However, one woman came up with an idea to help her father’s Houston-based taco truck and thankfully for them – and us (we all could use some good news right now!) the idea has seemed to work. Proving that the phrase “Hey Twitter!!” might just save the economy — one taco truck at a time.

It all started with a Tweet that ended up saving one man’s business.

One daughter, who was trying to help us her father’s struggling taco truck, turned to Twitter for help. And it delivered better-than-hoped-for results for Elias Aviles after his daughter, 21-year-old Giselle Aviles, posted a simple plea after learning that her hardworking father had made just $6 in a day, his business slammed by the pandemic.

“Hey Twitter!!” she tweeted of her dad’s Houston-area business, Taqueria El Torito. “I wouldn’t normally do this, but my dad’s taco truck business is struggling. He only sold $6 today. If you could retweet, I would appreciate you so much!!”

Thanks to Twitter, they could — and so could thousands of others. In fact so many people streamed in — he found people waiting when he arrived to open up at 8 a.m. the next day, on a line that had started forming at 6 a.m. — that he had to close down twice, once to restock and again when he simply ran out of product, CNN reported.

Gisele knew she had to do something to help out her father – who had put six years of his life into the taco truck.

Thanks to the Coronavirus, things have been tough for Elias Aviles and his truck, Taqueria El Torito. Some days earnings have been as low as $60, sometimes even just $20.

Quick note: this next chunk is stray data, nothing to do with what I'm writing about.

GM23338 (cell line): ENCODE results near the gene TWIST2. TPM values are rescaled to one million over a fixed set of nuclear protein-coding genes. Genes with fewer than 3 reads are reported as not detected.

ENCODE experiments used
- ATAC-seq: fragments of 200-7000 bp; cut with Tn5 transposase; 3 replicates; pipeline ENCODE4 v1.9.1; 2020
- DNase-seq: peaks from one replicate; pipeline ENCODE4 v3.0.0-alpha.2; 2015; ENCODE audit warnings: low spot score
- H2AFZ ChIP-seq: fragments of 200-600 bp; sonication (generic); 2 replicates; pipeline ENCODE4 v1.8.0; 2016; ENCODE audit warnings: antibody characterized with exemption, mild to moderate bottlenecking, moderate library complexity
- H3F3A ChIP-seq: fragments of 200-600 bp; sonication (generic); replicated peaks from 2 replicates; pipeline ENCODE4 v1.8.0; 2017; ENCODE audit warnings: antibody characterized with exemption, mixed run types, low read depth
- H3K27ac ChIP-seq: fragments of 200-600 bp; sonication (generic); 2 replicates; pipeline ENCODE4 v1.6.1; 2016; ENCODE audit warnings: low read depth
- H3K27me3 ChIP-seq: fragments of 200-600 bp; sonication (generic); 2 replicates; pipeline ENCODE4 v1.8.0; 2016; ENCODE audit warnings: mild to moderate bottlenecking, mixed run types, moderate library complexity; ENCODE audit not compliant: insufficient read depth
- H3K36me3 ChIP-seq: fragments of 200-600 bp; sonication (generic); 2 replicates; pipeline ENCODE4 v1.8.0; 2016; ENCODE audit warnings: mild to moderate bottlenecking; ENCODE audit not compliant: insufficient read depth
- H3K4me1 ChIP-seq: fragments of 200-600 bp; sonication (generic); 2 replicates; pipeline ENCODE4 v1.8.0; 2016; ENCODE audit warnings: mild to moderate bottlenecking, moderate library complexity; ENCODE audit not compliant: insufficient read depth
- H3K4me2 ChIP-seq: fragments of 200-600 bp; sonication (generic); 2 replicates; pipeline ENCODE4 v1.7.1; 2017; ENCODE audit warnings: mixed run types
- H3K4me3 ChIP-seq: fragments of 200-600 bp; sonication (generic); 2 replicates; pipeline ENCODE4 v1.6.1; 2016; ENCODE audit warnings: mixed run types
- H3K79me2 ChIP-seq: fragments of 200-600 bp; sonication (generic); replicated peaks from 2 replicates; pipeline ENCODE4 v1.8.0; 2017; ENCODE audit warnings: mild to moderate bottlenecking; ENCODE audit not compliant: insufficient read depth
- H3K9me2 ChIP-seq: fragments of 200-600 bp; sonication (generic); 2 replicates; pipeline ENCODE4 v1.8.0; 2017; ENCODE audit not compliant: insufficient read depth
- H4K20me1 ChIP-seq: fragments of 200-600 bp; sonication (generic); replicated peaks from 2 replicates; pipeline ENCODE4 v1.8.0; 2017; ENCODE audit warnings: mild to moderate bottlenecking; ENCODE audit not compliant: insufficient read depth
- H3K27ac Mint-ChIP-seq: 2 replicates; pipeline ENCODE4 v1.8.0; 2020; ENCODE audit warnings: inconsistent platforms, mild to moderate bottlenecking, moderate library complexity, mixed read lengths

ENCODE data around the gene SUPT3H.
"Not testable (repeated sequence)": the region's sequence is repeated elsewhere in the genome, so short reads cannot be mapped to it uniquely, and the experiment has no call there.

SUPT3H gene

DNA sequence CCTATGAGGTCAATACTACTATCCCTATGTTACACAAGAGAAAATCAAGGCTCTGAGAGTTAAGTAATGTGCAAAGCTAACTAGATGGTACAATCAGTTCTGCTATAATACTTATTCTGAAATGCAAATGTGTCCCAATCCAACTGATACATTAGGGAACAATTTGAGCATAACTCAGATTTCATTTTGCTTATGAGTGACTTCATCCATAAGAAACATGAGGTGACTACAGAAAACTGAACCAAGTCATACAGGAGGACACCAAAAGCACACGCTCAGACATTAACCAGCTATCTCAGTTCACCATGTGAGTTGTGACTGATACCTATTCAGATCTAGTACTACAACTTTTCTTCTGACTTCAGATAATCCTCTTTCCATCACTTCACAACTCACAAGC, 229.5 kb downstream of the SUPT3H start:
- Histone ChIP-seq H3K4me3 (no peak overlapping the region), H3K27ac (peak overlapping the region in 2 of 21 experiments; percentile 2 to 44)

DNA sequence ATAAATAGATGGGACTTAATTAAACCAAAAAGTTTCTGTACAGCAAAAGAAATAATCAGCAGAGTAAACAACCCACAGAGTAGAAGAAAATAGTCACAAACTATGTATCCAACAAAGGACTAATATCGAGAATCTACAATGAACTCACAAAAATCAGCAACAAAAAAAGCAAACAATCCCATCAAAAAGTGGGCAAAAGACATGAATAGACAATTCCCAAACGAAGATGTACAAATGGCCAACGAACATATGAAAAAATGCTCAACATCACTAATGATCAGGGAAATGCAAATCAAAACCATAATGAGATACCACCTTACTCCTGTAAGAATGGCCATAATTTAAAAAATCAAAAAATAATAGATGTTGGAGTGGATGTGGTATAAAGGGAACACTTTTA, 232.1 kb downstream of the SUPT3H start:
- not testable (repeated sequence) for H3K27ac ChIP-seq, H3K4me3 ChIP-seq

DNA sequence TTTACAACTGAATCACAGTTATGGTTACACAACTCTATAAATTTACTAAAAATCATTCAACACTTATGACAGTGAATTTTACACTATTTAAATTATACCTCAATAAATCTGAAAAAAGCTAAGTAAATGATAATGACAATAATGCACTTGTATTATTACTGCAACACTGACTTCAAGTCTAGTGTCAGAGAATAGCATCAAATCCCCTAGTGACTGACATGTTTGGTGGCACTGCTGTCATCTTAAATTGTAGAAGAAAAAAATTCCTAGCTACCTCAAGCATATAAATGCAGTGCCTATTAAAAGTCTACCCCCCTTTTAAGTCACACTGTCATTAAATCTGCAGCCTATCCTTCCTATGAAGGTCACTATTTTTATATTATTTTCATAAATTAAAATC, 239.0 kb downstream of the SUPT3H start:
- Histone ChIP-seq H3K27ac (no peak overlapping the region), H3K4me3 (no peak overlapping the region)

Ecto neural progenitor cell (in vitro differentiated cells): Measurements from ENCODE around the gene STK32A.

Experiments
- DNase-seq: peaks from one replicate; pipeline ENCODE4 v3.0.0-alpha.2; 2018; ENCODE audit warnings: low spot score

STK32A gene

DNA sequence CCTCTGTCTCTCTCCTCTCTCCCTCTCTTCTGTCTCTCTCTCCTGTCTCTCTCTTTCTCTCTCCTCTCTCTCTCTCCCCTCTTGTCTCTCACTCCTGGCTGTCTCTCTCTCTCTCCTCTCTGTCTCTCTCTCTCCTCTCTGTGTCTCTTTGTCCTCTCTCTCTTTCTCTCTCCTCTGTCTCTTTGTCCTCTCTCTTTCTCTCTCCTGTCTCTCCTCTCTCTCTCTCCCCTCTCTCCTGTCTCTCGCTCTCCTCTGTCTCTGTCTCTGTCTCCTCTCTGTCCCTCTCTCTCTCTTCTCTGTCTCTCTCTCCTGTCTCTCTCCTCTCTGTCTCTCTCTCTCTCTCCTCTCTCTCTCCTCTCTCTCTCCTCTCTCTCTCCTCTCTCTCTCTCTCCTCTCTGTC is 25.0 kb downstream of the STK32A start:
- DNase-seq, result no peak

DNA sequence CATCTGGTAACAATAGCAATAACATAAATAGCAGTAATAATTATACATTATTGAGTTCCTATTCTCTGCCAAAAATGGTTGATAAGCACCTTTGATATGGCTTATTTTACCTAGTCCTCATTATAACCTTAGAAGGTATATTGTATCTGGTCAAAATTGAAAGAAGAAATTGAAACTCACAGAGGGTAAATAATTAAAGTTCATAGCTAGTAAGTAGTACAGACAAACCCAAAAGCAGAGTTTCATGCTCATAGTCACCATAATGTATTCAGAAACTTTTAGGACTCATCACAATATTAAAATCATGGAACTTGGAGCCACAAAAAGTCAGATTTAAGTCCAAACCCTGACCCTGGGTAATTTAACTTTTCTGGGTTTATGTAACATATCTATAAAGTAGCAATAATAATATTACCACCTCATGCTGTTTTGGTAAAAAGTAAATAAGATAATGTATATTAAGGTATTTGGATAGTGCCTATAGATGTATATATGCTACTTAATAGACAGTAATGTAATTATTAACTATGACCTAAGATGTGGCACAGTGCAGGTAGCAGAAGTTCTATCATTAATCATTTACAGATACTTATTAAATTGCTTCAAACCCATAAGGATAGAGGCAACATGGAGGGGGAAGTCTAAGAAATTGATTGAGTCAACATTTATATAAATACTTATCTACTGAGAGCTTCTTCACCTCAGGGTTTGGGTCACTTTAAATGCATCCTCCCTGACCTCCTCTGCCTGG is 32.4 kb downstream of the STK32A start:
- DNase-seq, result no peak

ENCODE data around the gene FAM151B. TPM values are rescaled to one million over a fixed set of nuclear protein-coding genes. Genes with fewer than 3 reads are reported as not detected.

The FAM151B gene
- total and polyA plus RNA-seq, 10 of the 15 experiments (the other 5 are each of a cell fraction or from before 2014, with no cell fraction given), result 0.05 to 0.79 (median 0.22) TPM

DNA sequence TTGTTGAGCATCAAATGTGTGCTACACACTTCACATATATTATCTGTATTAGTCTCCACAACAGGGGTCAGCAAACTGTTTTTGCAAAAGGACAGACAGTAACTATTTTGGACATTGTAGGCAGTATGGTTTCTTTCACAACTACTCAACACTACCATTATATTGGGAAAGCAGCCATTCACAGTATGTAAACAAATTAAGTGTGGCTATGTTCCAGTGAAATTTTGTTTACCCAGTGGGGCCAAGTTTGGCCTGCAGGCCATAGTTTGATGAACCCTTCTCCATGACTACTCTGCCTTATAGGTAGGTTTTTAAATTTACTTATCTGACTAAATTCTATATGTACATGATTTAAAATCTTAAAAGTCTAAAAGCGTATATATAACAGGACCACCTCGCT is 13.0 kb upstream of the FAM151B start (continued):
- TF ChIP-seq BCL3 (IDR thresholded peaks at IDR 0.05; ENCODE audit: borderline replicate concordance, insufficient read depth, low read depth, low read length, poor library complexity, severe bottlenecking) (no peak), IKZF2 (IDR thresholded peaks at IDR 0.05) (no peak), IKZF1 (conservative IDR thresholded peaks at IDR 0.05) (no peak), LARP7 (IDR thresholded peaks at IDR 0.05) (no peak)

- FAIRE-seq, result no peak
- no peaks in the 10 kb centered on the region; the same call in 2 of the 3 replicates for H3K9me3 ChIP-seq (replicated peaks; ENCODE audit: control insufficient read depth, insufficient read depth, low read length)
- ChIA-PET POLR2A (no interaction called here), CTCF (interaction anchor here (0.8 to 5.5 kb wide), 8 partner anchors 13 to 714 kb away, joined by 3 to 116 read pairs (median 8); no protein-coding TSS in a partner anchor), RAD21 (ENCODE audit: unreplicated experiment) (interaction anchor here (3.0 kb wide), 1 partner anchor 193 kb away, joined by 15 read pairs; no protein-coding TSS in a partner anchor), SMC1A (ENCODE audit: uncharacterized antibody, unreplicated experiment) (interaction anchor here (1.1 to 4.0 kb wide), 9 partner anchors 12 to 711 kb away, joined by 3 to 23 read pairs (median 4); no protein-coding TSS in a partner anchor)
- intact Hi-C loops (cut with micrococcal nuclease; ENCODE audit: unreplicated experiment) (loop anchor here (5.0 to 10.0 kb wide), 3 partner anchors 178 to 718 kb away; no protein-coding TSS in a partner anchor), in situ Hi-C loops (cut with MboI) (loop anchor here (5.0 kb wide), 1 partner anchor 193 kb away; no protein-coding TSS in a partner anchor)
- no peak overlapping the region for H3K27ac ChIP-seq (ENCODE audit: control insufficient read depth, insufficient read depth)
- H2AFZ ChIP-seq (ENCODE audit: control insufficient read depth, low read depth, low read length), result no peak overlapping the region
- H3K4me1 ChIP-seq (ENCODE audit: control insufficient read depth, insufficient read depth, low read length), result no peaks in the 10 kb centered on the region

But one day he earned just $6 for a full 12-hour shift, and his daughter was shocked into action. She told CNN, “I just said well we have nothing to lose and I decided to make the tweet that day.”

Her plea to the world worked. Her Tweet has since been retweeted more than 10,000 times and has 9,800 likes.

But neither of them were prepared for just how much of an effect the Tweet would have.

Credit: TaqueriaElToritoOficial / Instagram

Although Gisele admits she did warn her father to get ready for some new customers, nothing could of prepared her for the magnitude of support from the community.

By 8 a.m. the next day, Elias had a line of customers waiting for his fresh tortas Cubanas—and some had been waiting there since six in the morning. It was such a busy period that Elias even had to close the truck for a short while in order to restock. Luckily, Giselle was able to help out with orders that day.

During her Monday shift, Giselle estimated that more than a hundred customers came through for Mexican specialties.

“I’m so moved because finally people know that his food is good,” Giselle told KHOU. “There were so many people, and [my dad] was kind of shocked because he didn’t think there would be a turn around that quickly.”

Since then, Giselle has helped her dad set up an Instagram account for his business.

Gisele has since helped modernize her father’s business by helping him setup an Instagram account.

She told KHOU, “I’m so moved because finally people know that his food is good. There were so many people, and [my dad] was kind of shocked because he didn’t think there would be a turn around that quickly.”

The string under her original tweet lists a photo array of offerings so mouthwatering that people from around the U.S. are offering to contribute. One commenter even offered to buy out his entire truck to feed a hospital staff.